What is the best Whetstone to buy?

There are a plethora (love that word) of whetstones out there on the market. So how do you choose? 

Bert explains which whetstones are best to buy.


‘Whetstones’ are blocks of man-made or natural stone that have abrasive particles of a consistent size. They are used to grind a new edge onto a knife when it is blunt or chipped, or to refine an existing edge to make the knife sharper. 'Whet' means 'sharpen', it does not imply water.

There are various types of whetstone:


These are a type of waterstone i.e. they are designed to work with water. Soaking stones absorb water and need to be soaked for 5 to 10 minutes before use, until the bubbles stop coming out of them. They also need to be dried thoroughly (can take up to 48hrs) before being put away.

Soaking stones should be submerged in water before use, until the bubbles stop.


These are also waterstones, but do not absorb water. This means you just have to splash water on the surface and you can start using them. It also means they will dry completely in just a few minutes.

Soaking stones often provide a better feel and sometimes better results than ‘splash and go’ whetstones, but are not quite as quick to use.

'Splash and Go' whetstones just need water splashing on them.


Whetstones that are used with mineral oil instead of water. They are messier and have largely now been replaced by waterstones.

Oilstones are whetstones designed to by used with mineral oil.


These are solid metal plates coated with industrial diamonds. They work very fast and are aggressive. Diamond plates can be used for repair work, removal of big chips and quick creation of a new edge. Because they always remain flat, they can also be used for flattening whetstones (“lapping”). When a lot of steel has to be removed, diamond plates work really well but at medium to fine grits, whetstones produce a better edge. Diamond plates can sharpen ceramic knives as diamond is harder than ceramic.


A combination stone is basically two different whetstones bonded together eg. a coarse and a medium. This is so that you can you turn it upside down to swap grit size. These are more affordable but won’t last as long as individual stones. Individual stones can also be rubbed together to flatten them whereas this is impossible with a combination stone.


Before 1950, all whetstones were made of natural stone. This was mined and cut to size. Stones vary in quality and grit size depending on where they are mined from and from what type of rock. When synthetic stones hit the market around this time they were considered superior as they were more consistent. It is now understood that for fine and polishing whetstones, good natural stones actually outperform synthetic ones. Natural stones can be either porous (soaking stones) or impermeable (splash-and-go type).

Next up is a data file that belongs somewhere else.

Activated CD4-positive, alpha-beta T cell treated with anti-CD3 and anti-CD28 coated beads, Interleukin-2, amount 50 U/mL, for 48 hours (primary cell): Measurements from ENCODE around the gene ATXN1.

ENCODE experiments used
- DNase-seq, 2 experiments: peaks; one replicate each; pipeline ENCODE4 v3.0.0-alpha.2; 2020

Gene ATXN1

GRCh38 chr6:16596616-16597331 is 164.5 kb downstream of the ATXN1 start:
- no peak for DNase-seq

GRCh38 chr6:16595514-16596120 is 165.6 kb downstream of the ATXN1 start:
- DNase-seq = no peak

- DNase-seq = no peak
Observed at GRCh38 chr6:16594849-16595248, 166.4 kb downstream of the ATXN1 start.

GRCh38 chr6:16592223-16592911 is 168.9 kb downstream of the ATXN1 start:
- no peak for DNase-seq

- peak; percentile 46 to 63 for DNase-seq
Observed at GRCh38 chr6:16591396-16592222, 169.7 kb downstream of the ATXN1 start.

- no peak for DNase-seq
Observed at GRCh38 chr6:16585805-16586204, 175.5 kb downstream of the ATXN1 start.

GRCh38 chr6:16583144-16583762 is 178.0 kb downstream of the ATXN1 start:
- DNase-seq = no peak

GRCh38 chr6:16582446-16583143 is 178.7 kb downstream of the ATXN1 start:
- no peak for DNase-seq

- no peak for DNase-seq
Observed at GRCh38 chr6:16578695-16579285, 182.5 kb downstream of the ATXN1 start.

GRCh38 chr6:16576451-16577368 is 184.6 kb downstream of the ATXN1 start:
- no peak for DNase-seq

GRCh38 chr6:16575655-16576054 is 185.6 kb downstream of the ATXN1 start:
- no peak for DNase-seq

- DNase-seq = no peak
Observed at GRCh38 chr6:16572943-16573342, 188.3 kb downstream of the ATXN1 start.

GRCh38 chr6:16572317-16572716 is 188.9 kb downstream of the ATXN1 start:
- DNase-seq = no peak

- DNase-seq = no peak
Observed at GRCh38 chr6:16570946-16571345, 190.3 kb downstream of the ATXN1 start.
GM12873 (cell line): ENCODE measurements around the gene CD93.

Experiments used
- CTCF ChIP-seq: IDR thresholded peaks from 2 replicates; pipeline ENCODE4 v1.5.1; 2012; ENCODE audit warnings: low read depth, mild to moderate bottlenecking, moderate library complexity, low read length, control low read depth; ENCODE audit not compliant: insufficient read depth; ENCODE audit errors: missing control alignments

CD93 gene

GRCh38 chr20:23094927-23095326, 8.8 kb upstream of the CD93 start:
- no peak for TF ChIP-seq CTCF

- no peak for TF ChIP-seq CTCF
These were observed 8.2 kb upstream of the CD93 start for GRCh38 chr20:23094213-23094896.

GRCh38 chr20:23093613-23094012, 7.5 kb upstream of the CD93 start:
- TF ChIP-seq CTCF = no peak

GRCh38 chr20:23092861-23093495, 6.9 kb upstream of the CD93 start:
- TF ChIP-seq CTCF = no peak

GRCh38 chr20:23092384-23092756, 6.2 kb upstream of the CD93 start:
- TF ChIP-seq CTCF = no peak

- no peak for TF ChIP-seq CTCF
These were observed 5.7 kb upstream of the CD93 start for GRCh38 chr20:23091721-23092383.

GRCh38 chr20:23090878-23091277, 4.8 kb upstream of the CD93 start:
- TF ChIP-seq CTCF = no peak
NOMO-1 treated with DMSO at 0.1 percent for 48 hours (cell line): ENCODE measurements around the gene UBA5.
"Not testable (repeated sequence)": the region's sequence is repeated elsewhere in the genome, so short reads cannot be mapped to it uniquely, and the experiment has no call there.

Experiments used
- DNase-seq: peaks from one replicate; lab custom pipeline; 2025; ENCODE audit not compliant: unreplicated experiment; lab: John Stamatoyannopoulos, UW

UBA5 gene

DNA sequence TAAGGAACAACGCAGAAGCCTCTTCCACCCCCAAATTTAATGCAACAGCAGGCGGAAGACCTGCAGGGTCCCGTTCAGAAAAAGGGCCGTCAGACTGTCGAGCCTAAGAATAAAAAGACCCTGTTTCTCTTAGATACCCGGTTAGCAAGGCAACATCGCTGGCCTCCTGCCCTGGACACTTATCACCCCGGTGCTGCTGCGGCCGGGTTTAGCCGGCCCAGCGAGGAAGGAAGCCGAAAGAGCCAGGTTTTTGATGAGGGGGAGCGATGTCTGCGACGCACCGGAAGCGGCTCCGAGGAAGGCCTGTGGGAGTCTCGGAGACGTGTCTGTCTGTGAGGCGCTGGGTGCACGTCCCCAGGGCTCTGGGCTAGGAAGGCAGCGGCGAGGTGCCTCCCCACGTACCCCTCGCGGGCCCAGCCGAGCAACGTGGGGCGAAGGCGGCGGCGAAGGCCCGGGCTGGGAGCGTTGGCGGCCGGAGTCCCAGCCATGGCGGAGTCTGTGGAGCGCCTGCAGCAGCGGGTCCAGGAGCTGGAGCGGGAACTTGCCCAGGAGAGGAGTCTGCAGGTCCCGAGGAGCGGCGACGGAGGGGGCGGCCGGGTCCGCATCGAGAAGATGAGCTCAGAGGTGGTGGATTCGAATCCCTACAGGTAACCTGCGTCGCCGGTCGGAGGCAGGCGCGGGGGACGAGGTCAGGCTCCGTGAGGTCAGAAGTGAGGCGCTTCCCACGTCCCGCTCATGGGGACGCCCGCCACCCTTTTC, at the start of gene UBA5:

The Ardennes Coticule mine that produces TOG's dual purpose Belgian Blue natural whetstone.



Whetstones come in different ‘grits’. This refers to the size of the abrasive particles in them and therefore the size of the scratches that they put into metal and how smooth a finish you get. Like sandpaper. When sharpening, start with the lowest grit size (roughest) and work upwards as you make the blade sharper and sharper and the edge smoother and smoother.


COARSE (#120 to #600 GRIT)
For grinding a new edge quickly onto a chipped or blunt knife. TOG recommends #220 or #320.

MEDIUM (#800 to #2000 GRIT)
Used after a coarse stone to make the knife sharper, or on their own for sharpening a knife that isn’t too blunt. TOG recommends #1000 as the best all-purpose grit size.

FINE (#3000 to #5000 GRIT)
Used after medium to make the blade super-sharp. TOG recommends a #4000.

For those who want ‘shaving sharp’ knives and a mirror edge, whetstones are available up to #30000. We recommend around #10,000 - beyond that it is better and cheaper to use a leather strop with stropping compound.

Microscope photograph of secondary bevel, showing scratches from whetstone.


Of course you can buy a cheap whetstone made in Taiwan or China, but I urge you to invest in a good Japanese ceramic whetstone because of the following benefits:

  1. Larger size stones are easier to use (especially for larger knives), work faster and last longer.
  2. Because they are easier to use, you’re more likely to get good results. This is very important when you’re learning because it can be frustrating not getting the results you want.
  3. A better quality material eg. Japanese Ceramic is hard enough to work well on hard steels such as those found in Japanese knives. A hard abrasive will also wear down slower.
  4. More expensive stones often come with accessories. For example, the TOG stones come with a recycled non-slip rubber mat, a wooden box, a TOG unique angle guide and a ‘Nagura’ stone for keeping the surface flat and clean.


I have not made up the advice in this blog post in order to get you to buy TOG whetstones.

It's the other way round.

The reasoning behind my advice is the same reasoning I used to create TOG's range of TOG sharpening products. It is all the research and learning I have undertaken over the last 20 years. I created our sharpening products to be the best products available for sharpening kitchen knives. This is important because you get better results quicker and (most important) more easily. If you learn to sharpen knives with cheap products you will find it harder and more frustrating and you will be more likely to give up.

I don't want that.




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